NC Sound Economy commissioned a study to examine a conservation oriented fishery management strategy for North Carolina. The University of Maryland Center for Environmental Science (UMCES), in collaboration with an economist from University of North Carolina Wilmington (UNCW), finds the state can take a range of steps to strengthen coastal livelihoods, raise incomes and make coastal communities more resilient.
The state is experiencing tremendous economic loss because of short-term planning. Fish populations are in decline, with 17 species considered depleted or of concern. This groundbreaking study provides an in-depth examination of benefits to our fishing economy if fish populations are able to recover and grow.
The state utilizes harvest data collected from fish dealers, anglers, and scientists to estimate the size of an individual fish stock and set harvest goals. The research team selected eight species from the 17 that are listed as depleted or of concern. They examined multiple management scenarios for each species, which would lead to long-term resource and economic growth.
The researchers ran multiple management scenarios on each species. There is no one-size-fits-all strategy to conserve and grow fish stocks in order to increase economic benefits. Some of the analyses show deficits in the data that underlies the stock assessment. In those cases, bycatch in another fishery or some other cause may need to be addressed before benefits can be realized. Similarly, some scenarios show that cuts need to be made in current harvest levels. When cuts are made in the short term, the stock recovers to a higher level allowing more harvest and driving more economic benefits.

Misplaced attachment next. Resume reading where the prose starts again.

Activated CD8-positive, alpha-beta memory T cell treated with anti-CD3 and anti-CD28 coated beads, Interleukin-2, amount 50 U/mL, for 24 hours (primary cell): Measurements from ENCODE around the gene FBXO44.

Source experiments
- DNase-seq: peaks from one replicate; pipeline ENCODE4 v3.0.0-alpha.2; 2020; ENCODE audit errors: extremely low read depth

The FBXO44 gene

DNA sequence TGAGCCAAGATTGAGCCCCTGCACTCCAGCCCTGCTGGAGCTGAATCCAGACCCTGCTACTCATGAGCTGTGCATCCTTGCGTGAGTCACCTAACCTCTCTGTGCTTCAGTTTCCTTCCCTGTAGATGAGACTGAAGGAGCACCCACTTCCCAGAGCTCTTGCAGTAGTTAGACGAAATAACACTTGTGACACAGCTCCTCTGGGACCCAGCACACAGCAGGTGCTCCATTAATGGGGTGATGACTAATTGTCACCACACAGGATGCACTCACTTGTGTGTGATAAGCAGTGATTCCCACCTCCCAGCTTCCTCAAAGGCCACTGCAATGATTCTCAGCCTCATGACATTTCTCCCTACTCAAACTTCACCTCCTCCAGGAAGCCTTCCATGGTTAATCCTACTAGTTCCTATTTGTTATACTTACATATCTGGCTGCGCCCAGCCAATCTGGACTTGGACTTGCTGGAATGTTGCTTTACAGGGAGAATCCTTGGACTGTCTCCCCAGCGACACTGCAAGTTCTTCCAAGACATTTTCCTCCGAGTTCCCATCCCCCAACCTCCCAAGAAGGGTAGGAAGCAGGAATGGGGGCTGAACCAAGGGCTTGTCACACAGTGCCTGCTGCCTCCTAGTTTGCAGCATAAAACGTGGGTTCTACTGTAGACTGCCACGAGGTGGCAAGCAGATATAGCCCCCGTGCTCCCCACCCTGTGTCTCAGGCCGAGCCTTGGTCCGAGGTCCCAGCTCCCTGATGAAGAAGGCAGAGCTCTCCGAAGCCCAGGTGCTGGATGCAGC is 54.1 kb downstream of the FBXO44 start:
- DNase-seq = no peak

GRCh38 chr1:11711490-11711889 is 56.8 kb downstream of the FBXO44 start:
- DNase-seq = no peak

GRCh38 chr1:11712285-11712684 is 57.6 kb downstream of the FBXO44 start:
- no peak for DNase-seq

If all eight of these species are managed for conservation the state could gain a 30-year economic benefit of: $829.7 million dollars; $4.2 billion in total sales; 1,493 additional jobs; and $1.6 billion in labor income. This is in addition to the current level of fisheries related economic benefits.
It is clear the state has an incredible opportunity to restore its status as a premier fishing destination. In addition to benefits to the recreational fishing economy, the struggling commercial sector can be a premier local and sustainable seafood producer.
You may view the full study here.